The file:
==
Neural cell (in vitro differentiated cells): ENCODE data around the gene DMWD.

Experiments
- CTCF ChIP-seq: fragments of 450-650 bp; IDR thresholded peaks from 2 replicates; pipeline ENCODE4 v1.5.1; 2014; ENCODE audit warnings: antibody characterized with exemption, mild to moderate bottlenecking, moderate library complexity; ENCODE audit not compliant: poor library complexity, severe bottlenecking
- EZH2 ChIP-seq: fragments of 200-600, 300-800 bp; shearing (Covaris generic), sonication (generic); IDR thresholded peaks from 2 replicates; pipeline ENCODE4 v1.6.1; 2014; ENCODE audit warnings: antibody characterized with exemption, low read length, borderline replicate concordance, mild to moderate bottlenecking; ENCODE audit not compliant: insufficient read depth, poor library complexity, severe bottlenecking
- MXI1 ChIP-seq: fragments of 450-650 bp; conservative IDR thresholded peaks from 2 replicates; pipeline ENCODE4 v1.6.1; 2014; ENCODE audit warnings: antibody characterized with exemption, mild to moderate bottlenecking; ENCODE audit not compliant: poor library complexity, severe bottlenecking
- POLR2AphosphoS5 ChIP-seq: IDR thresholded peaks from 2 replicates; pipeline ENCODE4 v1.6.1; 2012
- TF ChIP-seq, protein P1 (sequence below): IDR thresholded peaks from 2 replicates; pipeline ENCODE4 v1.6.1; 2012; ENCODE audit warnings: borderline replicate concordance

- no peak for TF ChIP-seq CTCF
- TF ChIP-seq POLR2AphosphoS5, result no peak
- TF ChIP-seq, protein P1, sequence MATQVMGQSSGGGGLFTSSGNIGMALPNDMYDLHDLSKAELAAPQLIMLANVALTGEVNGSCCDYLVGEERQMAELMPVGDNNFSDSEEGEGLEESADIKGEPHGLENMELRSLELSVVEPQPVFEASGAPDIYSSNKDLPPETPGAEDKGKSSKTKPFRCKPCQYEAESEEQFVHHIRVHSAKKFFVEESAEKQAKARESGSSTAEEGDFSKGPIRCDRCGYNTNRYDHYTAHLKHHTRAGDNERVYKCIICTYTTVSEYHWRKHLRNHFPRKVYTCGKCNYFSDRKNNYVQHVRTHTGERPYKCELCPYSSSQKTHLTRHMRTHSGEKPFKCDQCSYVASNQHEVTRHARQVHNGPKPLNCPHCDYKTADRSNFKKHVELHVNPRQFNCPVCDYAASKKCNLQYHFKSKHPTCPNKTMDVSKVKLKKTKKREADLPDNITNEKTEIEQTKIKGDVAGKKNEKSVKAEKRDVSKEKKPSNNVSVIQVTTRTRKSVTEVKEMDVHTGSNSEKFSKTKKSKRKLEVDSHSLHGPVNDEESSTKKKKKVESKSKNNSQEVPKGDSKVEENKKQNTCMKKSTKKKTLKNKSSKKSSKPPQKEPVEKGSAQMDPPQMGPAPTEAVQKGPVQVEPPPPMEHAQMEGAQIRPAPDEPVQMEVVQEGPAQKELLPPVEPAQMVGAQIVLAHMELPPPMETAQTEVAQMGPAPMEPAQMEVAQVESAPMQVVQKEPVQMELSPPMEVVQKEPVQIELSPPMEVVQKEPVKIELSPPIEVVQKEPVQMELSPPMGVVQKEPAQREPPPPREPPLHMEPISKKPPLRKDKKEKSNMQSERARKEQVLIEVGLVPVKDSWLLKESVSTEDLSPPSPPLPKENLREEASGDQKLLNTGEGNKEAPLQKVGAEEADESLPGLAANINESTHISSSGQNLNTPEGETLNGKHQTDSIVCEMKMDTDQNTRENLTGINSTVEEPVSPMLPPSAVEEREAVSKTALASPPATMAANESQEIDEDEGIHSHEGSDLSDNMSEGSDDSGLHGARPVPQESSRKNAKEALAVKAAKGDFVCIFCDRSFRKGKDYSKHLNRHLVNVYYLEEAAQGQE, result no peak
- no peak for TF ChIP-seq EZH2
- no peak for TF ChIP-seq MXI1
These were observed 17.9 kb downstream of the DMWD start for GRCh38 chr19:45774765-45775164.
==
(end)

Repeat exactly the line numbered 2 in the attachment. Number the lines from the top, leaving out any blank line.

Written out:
Experiments